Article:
The Lankavatara Sutra is a Mahayana text that was (according to legend) spoken by Buddha or one of his disciples in Sri Lanka, and the text was composed some 2,000 years ago. That would make it one of the oldest Buddhist texts compiled and it could have some connection to the Theravada by the fact that Sri Lanka has always been a Theravada country from the time Ashoka sent his son who was a monk and his daughter who was a nun to Sri Lanka to teach Buddhism in the third century BCE.
The Eight Points of the Lankavatara Sutra
In the Mahayana sutras there is an even greater emphasis on the value of a vegetarian diet. In the Lankavatara Sutra, the Buddha states that he “does not permit the eating of meat and will not permit it” and he predicted that in the future there would be people who would twist his words to make it appear that he approved of meat eating.
In the Lankavatara Sutra, the Buddha lists several reasons for not eating meat:
- Present-day animals may have been one's kin in the past.
- One's own parents and relatives may in a future life be born as an animal.
- There is no logic in exempting the meat of some animals on customary grounds while not exempting all meat.
- Meat is impure as it is always contaminated by body wastes.
- The prospect of being killed spreads terror amongst animals.
- All meat is nothing other than carrion (decaying flesh or like “road kill” in modern terms).
- Meat eating makes the consumer to be cruel and sensual.
- Man is not a carnivore by nature.
In this sutra the Buddha states: “There is no meat that is pure in three ways: not premeditated, not asked for, and not impelled; therefore refrain from eating meat.”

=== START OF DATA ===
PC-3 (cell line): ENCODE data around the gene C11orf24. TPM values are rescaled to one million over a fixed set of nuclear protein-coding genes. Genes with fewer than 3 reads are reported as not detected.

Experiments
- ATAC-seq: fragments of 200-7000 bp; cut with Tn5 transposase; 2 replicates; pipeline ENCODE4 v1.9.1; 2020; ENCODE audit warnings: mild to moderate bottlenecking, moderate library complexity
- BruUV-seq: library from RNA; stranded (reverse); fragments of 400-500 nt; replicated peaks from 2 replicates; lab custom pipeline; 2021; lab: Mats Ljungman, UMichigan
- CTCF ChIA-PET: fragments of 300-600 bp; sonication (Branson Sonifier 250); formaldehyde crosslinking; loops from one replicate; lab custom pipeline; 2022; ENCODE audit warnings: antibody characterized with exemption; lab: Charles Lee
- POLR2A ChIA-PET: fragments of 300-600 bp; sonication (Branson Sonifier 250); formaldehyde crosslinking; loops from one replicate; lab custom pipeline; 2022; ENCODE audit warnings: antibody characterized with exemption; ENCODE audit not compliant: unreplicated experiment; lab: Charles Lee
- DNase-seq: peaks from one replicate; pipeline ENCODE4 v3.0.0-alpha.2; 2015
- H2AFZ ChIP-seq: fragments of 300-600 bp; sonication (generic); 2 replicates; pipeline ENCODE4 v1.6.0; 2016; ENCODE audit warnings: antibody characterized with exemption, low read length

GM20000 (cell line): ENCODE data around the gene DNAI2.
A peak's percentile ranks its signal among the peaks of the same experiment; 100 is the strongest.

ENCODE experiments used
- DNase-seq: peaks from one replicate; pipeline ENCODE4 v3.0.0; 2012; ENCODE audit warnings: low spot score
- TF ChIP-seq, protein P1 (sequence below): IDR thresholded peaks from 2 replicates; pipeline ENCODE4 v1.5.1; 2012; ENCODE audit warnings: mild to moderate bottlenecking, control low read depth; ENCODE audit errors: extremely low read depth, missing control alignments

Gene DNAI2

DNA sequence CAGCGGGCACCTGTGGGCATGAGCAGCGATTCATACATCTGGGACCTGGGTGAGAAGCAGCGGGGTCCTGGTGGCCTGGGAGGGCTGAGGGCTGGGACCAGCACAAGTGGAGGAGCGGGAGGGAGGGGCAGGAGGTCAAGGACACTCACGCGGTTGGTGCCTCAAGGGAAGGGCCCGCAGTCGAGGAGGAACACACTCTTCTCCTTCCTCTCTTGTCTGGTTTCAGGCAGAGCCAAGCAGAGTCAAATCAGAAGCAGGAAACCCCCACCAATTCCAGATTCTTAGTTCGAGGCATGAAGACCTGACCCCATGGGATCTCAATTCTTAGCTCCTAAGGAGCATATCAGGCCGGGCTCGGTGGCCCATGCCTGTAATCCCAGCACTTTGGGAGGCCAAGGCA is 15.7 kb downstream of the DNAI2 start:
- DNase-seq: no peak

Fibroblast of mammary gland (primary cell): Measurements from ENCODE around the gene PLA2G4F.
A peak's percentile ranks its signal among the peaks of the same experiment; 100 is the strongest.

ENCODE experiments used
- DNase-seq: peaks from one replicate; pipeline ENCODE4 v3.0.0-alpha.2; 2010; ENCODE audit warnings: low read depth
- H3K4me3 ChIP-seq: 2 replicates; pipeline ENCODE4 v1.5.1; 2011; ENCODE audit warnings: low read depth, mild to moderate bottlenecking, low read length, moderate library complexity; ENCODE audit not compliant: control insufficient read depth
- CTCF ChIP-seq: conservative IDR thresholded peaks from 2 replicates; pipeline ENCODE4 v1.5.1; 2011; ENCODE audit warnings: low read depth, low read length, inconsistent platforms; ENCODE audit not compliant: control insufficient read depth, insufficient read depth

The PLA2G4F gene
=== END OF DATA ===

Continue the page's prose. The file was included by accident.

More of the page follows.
An indication that this sutra could be the direct words of the Buddha is the highly scientific and advanced nature of the statements in the Eight Points. For example, number three above: “There is no logic in exempting the meat of some animals on customary grounds while not exempting all meat.” This statement rings true to so many cultures, including most of the developed world. How often people cringe at the sight of people eating insects, turtles, or rats, but then sit down to eat a chicken or beef dinner. When you examine the logic, the food choices make no sense. They are all animals, if one looks gross or disgusting to eat, then the thought of eating any animal should look disgusting.
Another example is number eight: “Man is not a carnivore by nature.” As we have seen with many of the Buddha’s teachings, they are advanced, progressive, and ahead of his time. The Buddha knew that man is not suited for a meat-based diet. Modern medical science concurs with this finding. Heart disease, cancer, and many other illnesses have been linked to foods too high in animal protein and fat.
History provides more evidence that the Buddha was a vegetarian and advocated a vegetarian diet. In India at the time of the Buddha, the predominant religion was Hinduism. The Hindu Brahmins and priests often made animal sacrifices to the gods. The Buddha rejected animal sacrifices and the Hindus only stopped the use of sacrifices and adopted vegetarianism in large numbers after the time of the Buddha. The famous King Ashoka, of India converted to Buddhism, was a vegetarian, and was the first ruler to pass laws against animal cruelty. He erected many pillars honoring Buddhist teachings and there is much archeological evidence confirming Ashoka’s rule. King Ashoka lived and ruled during the third century before Christ, only a couple of hundred years after the Buddha. One of Ashoka’s edicts read:
“Progress of men comes from the exhortation in favor of non-injury to life and abstention from killing living beings.”